6. Turn on a portable fan to create white noise. This is helpful since I sometimes wake up due to noisy neighbors, so I can imagine it’s also helpful if you have noisy kids!
  7. Follow the same schedule seven days a week. I wish this weren’t necessary, but I’ve found that following the same sleep schedule seven days a week is critical for maintaining the routine.

Sounds like a lot of work, huh?

After just a couple weeks, I’ve found myself waking up feeling fully rested – often a few minutes before my alarm clock goes off – so I’m afraid I’m hooked!


I won’t claim that waking up earlier is the right decision for everyone. I’ve enjoyed lots of late nights – and been incredibly productive on my side hustles – during those late “night owl” hours.

That being said, I’ve found that waking up earlier has enabled me to save money on food and gasoline, improved my health and mood, and allowed me to start each day by spending time productively or doing something I enjoy.

If these benefits sound appealing, create a routine that works for you. Set a reasonable goal for when you’d like to wake up and go to bed. Becoming an early riser doesn’t have to be waking up at 5:00 am, but having the right routine in place can give you momentum to start each day!

Are you a night owl or an early riser? Do you have a daily routine in place that helps you save or earn money?


  • Ian Bond says:

    I have been a long time believer in rising early. In my younger, days the reason was to beat the others to the office on Wall Street. Today my goals have morphed and I use the time for my most important action to security retirement.

    My wife and I run several ecommerce sites and our team is finishing their shift when I get up. Our COO has already prepared the financial report for yesterday’s business and I can efficiently review everything in 30 minutes and send tasks to fix problems. I enter my day job with a calm I’ve never experienced before.

    By the time I get to my day job, I’ve already put in motion actions that will secure our future when I retire in a couple of years.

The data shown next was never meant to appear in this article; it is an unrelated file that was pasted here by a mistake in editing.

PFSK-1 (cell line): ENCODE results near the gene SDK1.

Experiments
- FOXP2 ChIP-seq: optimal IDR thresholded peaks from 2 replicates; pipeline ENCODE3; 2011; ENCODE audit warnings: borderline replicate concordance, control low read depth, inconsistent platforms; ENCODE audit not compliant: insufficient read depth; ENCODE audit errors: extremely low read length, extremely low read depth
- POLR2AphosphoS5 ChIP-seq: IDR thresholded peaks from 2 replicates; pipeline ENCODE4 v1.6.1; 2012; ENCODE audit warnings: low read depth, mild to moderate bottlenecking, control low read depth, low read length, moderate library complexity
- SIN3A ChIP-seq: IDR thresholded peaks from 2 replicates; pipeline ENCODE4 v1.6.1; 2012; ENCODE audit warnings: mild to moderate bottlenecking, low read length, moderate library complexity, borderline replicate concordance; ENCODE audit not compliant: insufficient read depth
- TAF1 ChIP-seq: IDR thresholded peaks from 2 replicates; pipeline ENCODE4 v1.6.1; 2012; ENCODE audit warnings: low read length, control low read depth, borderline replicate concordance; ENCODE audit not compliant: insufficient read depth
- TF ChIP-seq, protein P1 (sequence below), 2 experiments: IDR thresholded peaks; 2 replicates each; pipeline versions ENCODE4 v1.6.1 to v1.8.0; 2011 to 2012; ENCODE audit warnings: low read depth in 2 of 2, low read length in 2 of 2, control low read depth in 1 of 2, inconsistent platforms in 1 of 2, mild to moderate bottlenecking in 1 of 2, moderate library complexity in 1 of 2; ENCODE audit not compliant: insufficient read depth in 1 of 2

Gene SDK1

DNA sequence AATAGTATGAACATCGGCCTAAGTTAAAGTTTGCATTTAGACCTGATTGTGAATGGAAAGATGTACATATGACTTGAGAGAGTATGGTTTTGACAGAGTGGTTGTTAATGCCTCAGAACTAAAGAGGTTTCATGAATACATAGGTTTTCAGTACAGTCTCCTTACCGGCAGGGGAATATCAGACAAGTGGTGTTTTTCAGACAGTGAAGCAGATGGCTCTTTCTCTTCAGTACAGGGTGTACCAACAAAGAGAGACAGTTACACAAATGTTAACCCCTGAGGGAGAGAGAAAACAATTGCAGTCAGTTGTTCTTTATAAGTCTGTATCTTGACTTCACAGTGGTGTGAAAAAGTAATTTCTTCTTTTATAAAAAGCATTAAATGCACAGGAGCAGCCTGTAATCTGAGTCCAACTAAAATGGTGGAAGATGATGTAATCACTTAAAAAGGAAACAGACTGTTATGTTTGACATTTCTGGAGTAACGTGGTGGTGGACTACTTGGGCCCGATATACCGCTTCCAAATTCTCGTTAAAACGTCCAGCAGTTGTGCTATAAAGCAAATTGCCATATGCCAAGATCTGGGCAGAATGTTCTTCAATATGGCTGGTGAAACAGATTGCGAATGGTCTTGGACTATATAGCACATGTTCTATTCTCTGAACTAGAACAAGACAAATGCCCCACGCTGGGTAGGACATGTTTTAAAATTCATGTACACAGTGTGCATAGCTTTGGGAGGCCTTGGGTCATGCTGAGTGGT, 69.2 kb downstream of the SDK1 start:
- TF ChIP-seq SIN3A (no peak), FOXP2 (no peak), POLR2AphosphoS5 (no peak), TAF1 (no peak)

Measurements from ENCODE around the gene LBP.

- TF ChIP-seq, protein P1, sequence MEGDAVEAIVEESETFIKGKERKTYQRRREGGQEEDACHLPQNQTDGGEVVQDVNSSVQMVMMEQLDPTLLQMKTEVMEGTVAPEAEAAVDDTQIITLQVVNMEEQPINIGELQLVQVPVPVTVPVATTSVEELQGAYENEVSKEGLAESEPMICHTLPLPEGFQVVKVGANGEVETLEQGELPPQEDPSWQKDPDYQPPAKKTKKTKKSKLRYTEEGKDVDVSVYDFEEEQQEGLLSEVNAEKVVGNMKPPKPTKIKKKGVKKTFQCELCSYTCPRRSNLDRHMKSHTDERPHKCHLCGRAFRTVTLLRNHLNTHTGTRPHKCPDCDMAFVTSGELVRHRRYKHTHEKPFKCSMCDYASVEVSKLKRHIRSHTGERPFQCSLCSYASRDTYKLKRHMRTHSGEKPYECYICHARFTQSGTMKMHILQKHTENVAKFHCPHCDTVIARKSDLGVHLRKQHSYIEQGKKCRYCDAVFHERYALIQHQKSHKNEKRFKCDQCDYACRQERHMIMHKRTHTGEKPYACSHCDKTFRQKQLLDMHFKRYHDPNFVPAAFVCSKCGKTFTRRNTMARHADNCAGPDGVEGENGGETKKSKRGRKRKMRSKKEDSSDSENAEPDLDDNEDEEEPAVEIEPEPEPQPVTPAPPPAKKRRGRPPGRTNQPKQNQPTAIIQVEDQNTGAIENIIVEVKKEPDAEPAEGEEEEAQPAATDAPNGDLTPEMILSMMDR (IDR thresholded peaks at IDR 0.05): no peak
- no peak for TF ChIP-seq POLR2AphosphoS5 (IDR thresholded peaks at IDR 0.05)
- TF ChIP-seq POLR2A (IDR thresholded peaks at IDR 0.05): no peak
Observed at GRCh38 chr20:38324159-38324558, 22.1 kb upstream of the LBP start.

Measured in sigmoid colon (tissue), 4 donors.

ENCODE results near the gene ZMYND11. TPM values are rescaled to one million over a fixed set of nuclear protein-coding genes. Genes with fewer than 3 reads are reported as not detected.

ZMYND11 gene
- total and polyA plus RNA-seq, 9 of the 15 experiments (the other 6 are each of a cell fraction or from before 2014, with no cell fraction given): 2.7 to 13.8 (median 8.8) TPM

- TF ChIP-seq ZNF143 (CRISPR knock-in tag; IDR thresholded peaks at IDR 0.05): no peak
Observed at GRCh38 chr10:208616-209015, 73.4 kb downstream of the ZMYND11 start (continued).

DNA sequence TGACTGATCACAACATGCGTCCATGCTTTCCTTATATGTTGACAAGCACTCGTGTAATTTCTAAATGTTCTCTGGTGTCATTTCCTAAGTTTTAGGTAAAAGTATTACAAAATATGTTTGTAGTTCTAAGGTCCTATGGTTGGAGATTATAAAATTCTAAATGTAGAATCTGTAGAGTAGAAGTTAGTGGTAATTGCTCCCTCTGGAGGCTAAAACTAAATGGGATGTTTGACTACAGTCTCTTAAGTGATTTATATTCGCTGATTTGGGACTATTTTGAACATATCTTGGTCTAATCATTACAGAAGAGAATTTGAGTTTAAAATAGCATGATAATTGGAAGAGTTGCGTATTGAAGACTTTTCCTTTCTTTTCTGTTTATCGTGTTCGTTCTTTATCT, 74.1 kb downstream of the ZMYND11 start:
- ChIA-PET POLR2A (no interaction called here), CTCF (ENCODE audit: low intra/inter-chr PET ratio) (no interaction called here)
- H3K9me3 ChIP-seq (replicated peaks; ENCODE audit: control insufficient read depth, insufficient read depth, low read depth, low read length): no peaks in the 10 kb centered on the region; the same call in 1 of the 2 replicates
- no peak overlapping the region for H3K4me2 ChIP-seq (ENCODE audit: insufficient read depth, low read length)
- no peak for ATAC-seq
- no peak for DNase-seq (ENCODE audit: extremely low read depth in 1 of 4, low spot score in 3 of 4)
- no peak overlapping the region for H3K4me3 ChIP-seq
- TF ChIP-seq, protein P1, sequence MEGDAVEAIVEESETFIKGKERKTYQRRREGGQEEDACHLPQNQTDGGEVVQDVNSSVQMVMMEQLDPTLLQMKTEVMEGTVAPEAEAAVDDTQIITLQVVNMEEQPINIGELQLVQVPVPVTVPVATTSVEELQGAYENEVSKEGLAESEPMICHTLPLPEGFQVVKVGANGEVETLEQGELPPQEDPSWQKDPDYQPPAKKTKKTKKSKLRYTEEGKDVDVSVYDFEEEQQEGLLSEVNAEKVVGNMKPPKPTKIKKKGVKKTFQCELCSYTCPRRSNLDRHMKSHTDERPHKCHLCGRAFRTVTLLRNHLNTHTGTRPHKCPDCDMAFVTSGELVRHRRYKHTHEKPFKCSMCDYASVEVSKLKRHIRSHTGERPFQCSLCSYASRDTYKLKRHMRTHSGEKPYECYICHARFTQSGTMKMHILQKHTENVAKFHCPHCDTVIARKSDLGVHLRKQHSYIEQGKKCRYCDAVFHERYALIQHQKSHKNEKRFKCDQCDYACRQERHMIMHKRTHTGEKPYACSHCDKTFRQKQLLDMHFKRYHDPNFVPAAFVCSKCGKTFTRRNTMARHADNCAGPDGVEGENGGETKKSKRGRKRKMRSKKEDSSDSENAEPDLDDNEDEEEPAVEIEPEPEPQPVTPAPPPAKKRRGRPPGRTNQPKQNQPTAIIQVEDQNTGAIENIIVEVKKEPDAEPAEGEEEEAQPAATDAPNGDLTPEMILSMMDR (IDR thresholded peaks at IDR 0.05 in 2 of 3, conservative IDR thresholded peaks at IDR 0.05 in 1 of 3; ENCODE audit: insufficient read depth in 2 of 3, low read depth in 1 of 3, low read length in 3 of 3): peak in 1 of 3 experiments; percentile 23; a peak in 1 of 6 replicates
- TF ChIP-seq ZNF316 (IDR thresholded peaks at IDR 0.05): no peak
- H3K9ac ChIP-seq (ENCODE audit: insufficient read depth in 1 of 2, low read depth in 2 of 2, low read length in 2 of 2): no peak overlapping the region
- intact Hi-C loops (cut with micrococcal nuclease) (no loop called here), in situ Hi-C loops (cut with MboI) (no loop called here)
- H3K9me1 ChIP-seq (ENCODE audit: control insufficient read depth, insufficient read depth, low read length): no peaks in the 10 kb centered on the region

• Aaron says:

      That’s one of the reasons I try to get work done on my side hustles before I head into the office. When I come home for the day, I can be satisfied that no matter how the rest of the night goes, I’ve done something to move closer to my goals professionally and “entrepreneurially.”

  • Jim says:

    I just started doing this at the start of the week after hearing a podcast with Hal Elrod who wrote The Miracle Morning then I ran across that same post by Making Momentum. I started waking up 2 hours earlier, so 5:45 AM, and it’s 100% for working on my own side hustle projects. So far the results have been amazing! I feel way better about the day and it’s really satisfying to get so much work done when the rest of the world is asleep.

    • Aaron says:

      A two-hour shift? Way to go for it! I had to work back 15-30 minutes at a time. I used to trash-talk those “morning people,” but I’ve started to really enjoy the quiet time in the mornings when nobody else has expectations for my time or attention.

  • Good post, Aaron! I am going to try waking up earlier next week. Earlier today, I asked Scott about his experience with waking up at 5.

    • Aaron says:

      Give it a shot and let me know how it goes! I tried to set a reasonable goal for when I thought I could go to bed (which still proves difficult at times) and then added eight hours for my target wake-up time. Other people like to just set a “dream goal” and go for it. Would love to hear what time and routine works best for you!

  • Katherine says:

    My issue with most of these suggestions (and similar suggestions in similar articles) is that they could also be done by staying up later at night and waking up later. Meal prep for the next day, set the timer on the coffee pot, read a book, learn a skill, side hustle. You’re just shifting activities from PM to AM, which might work well for your life but isn’t inherently any better. Whether you do them in the morning or evening it’s all about setting your intentionality and choosing to do them instead of watch Netflix (PM) or sleep in (AM).

    • Aaron says:

      Great points, Katherine, thanks for sharing! I have to confess… Even as a new convert to waking up early, I still occasionally stay up late to work on a project rather than getting up early. People definitely have their own preferences/styles when it comes to getting work done – I love what you walked about with setting your intentionality. That makes all the difference. ?

  • Katie says:

    Re the point about doing more at night or in the morning – I guess it depends if you’re a night owl or not but I find anything I do after 9.30 or so is lower quality than what I do in the morning. Also it can depend re other people in the house – working at night I am competing with the tv etc but if I get up early it’s just me and blessed silence.
    I get up at 545 and am at work by 7.15 though am considering trying 5.00am for more fresh time to work on my blog.

  • Hi, Thanks for your top-notch article. I want to add something with you. I think starting your day early improves your concentration. In addition to being able to focus on goals and task lists without being interrupted by family members or coworkers, getting up early means that by the time you get to work or school, you’ve had hours to properly acclimate yourself to the day. You’ll be more alert during peak hours as a result. Am I right?